Following our visit there will be some free time to explore Glasgow at leisure. (Overnight Glasgow) B
Day 8: Tuesday 7 June, Glasgow – Helensburgh – Glasgow
- The Hill House: Charles Rennie Mackintosh’s architectural masterpiece
- Lunch at Mackintosh at the Willow
- Walking tour of Glasgow
- Drinks at The Glasgow Art Club
This morning we drive from Glasgow to The Hill House (1902–1904), Helensburgh, designed for Walter Blackie of the publishers Blackie and Son. This is one of Charles Rennie and Margaret Macdonald Mackintosh’s most famous works, probably second only to their Glasgow School of Art. Mackintosh also designed most of the interior, furniture and fittings. His attention to detail extended to prescribing the colour of cut flowers that the Blackies might place on a table in the living room! As part of the 10-year conservation programme, the London firm of Carmody Groarke has designed ‘The Box’, a steel frame structure covered in chainmail mesh, which encloses the house and protects it from the weather. There are elevated walkways looping around and over the top of the house that afford unique perspectives of the house and surrounding countryside. Following a private tour of the house, there will be time to explore ‘The Box’ and the lovely gardens.
On our return to Glasgow we will lunch at the recently restored Willow Tea Rooms on Sauchiehall Street, now called ‘Mackintosh at the Willow’. They are the only surviving tea rooms designed by Charles Rennie Mackintosh – they were created for local entrepreneur and patron Miss Kate Cranston.
Adam Smith, James Boswell, Tobias Smollett, John Buchan, AJ Cronin and Alexander MacLean were all graduates of Glasgow University and the city has a vibrant contemporary literary scene. This afternoon we take a guided walk led by Peter Trowles, the former Mackintosh Curator at the Glasgow School of Art. We finish the walk at the Glasgow Art Club where we will have a tour of the building by the Club’s Archivist, and a welcome drink. After this visit, the evening will be at leisure. (Overnight Glasgow) BL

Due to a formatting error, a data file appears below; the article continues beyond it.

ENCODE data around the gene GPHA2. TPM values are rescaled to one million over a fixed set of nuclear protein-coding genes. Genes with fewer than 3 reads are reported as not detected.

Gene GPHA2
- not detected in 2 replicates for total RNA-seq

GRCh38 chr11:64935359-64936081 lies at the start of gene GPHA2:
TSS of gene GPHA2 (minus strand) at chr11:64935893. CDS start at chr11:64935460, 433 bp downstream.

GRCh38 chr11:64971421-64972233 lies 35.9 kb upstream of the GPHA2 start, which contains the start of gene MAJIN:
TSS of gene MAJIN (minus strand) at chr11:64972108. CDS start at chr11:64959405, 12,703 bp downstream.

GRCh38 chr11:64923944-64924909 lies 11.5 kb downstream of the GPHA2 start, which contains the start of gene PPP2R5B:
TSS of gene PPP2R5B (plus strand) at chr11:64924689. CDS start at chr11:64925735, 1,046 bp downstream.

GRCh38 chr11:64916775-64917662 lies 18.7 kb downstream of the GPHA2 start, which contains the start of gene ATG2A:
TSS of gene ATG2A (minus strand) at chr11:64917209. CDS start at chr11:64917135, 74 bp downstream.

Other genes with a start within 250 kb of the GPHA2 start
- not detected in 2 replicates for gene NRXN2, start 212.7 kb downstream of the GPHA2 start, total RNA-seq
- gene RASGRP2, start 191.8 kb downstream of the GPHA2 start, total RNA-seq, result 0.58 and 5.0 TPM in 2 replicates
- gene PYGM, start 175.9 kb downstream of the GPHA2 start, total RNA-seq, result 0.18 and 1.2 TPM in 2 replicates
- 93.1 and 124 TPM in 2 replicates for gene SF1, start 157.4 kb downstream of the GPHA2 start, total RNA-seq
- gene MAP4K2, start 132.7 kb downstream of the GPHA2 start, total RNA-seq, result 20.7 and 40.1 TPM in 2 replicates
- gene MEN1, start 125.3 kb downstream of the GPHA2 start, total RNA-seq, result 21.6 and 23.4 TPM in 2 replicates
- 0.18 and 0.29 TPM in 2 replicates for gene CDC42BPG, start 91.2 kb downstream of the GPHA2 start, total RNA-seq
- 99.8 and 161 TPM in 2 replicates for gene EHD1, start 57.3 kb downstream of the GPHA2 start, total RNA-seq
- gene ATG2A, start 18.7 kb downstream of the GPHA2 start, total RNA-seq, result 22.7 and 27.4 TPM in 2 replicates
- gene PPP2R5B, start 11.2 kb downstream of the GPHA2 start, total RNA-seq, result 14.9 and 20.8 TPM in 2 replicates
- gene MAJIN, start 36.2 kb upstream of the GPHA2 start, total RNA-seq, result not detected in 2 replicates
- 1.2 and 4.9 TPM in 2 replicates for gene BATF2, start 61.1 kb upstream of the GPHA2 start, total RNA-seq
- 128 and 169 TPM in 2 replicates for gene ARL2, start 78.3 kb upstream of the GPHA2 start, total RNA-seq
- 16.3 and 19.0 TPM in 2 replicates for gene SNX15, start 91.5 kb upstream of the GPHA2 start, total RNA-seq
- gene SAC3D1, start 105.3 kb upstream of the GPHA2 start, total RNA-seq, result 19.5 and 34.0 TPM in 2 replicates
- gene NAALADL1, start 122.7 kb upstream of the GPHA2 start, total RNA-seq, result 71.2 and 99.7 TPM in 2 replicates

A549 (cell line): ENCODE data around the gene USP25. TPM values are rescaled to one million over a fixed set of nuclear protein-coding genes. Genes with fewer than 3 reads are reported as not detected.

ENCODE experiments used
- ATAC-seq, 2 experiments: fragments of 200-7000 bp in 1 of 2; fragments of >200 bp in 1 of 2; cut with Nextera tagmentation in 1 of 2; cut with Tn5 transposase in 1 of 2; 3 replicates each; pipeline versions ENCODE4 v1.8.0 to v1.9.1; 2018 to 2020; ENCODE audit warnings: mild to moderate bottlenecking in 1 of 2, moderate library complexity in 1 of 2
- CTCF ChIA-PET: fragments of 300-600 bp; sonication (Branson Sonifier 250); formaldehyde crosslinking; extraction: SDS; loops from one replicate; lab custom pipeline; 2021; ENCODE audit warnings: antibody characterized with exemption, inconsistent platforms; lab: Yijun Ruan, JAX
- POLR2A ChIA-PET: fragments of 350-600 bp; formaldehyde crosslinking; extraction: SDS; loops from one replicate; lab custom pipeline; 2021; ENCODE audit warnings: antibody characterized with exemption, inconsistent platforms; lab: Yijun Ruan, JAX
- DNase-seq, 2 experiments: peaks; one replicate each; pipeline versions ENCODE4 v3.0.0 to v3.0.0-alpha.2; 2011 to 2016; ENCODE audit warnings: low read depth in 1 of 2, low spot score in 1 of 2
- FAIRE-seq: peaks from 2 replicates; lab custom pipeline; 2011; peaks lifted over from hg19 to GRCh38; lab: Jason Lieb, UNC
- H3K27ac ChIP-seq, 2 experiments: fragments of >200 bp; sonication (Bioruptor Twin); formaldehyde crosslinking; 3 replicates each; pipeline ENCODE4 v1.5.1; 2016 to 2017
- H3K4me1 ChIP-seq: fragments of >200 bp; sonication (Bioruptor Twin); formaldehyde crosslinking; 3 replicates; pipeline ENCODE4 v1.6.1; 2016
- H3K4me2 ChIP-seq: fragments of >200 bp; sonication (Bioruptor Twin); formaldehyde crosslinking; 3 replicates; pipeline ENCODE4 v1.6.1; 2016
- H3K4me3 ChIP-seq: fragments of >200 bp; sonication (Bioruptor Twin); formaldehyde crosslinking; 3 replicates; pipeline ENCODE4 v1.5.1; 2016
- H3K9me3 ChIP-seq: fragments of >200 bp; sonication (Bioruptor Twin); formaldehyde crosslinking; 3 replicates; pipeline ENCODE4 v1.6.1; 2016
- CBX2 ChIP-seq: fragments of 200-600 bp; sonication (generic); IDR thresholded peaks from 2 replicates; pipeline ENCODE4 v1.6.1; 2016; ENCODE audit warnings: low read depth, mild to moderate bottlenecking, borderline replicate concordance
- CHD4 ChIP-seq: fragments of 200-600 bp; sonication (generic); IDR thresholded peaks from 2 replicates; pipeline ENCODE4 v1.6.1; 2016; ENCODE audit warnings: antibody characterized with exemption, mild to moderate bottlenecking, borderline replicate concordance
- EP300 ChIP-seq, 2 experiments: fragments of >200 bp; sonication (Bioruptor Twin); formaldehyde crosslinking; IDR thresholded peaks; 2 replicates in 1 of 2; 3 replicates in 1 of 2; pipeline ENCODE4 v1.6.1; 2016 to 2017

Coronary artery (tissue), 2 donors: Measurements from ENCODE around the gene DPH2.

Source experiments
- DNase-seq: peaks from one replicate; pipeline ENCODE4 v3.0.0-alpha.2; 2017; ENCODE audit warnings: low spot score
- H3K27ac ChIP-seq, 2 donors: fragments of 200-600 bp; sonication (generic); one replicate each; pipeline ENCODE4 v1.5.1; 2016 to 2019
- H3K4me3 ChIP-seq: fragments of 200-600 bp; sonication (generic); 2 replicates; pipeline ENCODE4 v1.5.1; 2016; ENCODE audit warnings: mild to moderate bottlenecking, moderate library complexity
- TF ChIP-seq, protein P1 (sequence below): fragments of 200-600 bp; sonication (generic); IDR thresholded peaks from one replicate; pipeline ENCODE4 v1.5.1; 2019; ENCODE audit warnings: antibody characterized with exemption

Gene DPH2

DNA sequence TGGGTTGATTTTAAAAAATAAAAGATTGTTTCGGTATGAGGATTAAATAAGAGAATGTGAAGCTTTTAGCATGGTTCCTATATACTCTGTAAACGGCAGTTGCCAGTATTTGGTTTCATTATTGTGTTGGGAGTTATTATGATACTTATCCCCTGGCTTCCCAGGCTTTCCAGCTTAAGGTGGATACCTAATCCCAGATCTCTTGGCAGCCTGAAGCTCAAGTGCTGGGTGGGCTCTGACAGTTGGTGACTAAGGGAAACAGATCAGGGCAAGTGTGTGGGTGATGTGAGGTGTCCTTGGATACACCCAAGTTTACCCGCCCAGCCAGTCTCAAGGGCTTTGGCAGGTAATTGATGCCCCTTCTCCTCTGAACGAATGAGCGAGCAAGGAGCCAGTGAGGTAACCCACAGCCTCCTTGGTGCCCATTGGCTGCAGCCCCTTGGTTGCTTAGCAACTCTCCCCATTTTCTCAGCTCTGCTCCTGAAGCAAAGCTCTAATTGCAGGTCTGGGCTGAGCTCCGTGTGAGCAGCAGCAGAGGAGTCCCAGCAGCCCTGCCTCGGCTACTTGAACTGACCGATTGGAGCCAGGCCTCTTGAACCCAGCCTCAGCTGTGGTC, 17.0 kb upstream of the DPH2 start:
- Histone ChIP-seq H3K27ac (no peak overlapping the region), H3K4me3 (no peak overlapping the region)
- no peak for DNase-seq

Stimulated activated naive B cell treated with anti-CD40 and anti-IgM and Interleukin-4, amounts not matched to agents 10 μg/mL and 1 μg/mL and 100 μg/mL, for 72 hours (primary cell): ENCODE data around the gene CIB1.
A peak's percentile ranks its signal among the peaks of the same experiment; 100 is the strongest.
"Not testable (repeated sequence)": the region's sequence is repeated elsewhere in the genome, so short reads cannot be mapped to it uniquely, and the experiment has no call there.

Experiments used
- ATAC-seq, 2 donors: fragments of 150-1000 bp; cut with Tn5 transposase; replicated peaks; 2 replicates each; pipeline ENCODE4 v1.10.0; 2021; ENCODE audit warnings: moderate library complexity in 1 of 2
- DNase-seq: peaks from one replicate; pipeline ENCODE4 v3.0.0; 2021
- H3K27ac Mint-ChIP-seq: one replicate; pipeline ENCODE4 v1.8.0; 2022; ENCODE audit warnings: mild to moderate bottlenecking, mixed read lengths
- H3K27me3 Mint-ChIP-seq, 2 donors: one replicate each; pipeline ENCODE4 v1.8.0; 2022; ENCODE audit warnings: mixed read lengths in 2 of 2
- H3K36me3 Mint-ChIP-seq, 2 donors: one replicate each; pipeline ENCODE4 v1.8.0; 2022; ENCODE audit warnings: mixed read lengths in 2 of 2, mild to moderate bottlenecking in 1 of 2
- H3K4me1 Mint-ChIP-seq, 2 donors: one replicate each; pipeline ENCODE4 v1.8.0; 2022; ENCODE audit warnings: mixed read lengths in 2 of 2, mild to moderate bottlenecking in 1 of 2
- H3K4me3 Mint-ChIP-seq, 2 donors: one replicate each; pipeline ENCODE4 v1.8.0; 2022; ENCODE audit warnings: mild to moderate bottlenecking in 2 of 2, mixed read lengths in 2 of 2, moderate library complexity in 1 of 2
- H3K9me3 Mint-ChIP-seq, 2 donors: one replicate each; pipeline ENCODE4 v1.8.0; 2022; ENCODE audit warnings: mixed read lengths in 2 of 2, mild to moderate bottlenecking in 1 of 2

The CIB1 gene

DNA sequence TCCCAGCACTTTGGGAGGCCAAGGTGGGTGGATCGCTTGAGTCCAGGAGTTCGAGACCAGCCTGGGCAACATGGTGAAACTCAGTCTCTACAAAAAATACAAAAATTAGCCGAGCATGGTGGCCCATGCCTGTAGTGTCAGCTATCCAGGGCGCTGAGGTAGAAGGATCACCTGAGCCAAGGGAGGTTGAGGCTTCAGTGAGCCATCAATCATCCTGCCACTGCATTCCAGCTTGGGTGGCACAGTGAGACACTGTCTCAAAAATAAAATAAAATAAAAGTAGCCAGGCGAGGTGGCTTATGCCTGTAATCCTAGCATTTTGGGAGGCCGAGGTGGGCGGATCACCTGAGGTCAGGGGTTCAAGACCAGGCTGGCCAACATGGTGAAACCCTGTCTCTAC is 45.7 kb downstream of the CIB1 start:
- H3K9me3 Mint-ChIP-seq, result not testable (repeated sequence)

Inveraray - 1 night
Day 9: Wednesday 8 June, Glasgow – Loch Katrine – Inveraray
- Loch Katrine: Cruise on the Sir Walter Scott Steamship
- Inveraray Castle
- Para Handy Cottage: birthplace of Neil Munro, Inveraray
The Trossachs, an area known as ‘the Highlands in miniature’, became a mecca for tourists after Sir Walter Scott’s popular works The Lady of the Lake and Rob Roy appeared. The ‘Lady’ was Ellen Douglas and her ‘lake’ was Loch Katrine. We will view the loch from the Sir Walter Scott Steamer, and admire the scenery just as Wordsworth, Keats and so many Scott fans did.
In the afternoon we drive to Inveraray Castle, one of Scotland’s finest stately homes. The ancestral seat of the Dukes of Argyll, Chiefs of Clan Campbell, Inveraray Castle was designed by Roger Morris and decorated by Robert Mylne. The castle’s 16-acre garden includes formal lawns and flowerbeds which feature a stunning collection of rhododendrons and azaleas (in flower from April to June). Inveraray castle was the chosen location for the 2012 Christmas episode of Downton Abbey during which the Granthams and their staff travel north to the fictional Scottish home of ‘Duneagle Castle’.
We spend the night at the Inveraray Inn which overlooks Loch Fyne. In 1787 Robert Burns was rejected as a guest of the Duke of Argyll at Inveraray Castle and most likely stayed at this inn. The journalist, author and literary critic, Neil Munro was born in a cottage in Inveraray, the illegitimate son of a kitchen maid. Munro once wrote: “I had the right fond heart for my own countryside”. We will take an evening leisurely stroll through the town to view the little home where he was born (which now bears a plaque commemorating him) – it’s now called Para Handy Cottage. (Overnight Inveraray) BLD
Portree, Isle of Skye - 3 nights
Day 10: Thursday 9 June, Inveraray – Glencoe – Fort William – Mallaig – Portree
- Glencoe National Nature Reserve: The An Torr Trail (1hr easy trail) & Visitors Centre